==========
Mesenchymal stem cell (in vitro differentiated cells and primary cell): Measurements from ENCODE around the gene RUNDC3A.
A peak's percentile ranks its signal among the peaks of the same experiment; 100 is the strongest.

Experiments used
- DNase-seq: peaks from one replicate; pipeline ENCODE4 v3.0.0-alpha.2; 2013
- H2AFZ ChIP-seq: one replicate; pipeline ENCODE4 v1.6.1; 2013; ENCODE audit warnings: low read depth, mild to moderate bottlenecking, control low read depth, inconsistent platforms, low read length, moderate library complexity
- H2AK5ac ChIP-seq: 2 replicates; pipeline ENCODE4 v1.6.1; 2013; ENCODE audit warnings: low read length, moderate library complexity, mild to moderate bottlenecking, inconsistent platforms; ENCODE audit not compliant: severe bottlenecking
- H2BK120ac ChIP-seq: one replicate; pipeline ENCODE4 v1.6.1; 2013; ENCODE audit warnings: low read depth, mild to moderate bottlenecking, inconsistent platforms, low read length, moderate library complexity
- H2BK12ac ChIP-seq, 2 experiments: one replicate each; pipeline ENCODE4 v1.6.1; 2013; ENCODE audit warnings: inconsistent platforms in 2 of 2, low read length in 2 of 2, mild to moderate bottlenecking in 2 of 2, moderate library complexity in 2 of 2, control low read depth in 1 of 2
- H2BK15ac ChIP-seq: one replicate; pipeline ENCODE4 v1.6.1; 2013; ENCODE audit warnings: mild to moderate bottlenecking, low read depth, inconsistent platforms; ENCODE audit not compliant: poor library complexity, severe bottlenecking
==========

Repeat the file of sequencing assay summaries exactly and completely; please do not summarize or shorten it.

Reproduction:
Mesenchymal stem cell (in vitro differentiated cells and primary cell): Measurements from ENCODE around the gene RUNDC3A.
A peak's percentile ranks its signal among the peaks of the same experiment; 100 is the strongest.

Experiments used
- DNase-seq: peaks from one replicate; pipeline ENCODE4 v3.0.0-alpha.2; 2013
- H2AFZ ChIP-seq: one replicate; pipeline ENCODE4 v1.6.1; 2013; ENCODE audit warnings: low read depth, mild to moderate bottlenecking, control low read depth, inconsistent platforms, low read length, moderate library complexity
- H2AK5ac ChIP-seq: 2 replicates; pipeline ENCODE4 v1.6.1; 2013; ENCODE audit warnings: low read length, moderate library complexity, mild to moderate bottlenecking, inconsistent platforms; ENCODE audit not compliant: severe bottlenecking
- H2BK120ac ChIP-seq: one replicate; pipeline ENCODE4 v1.6.1; 2013; ENCODE audit warnings: low read depth, mild to moderate bottlenecking, inconsistent platforms, low read length, moderate library complexity
- H2BK12ac ChIP-seq, 2 experiments: one replicate each; pipeline ENCODE4 v1.6.1; 2013; ENCODE audit warnings: inconsistent platforms in 2 of 2, low read length in 2 of 2, mild to moderate bottlenecking in 2 of 2, moderate library complexity in 2 of 2, control low read depth in 1 of 2
- H2BK15ac ChIP-seq: one replicate; pipeline ENCODE4 v1.6.1; 2013; ENCODE audit warnings: mild to moderate bottlenecking, low read depth, inconsistent platforms; ENCODE audit not compliant: poor library complexity, severe bottlenecking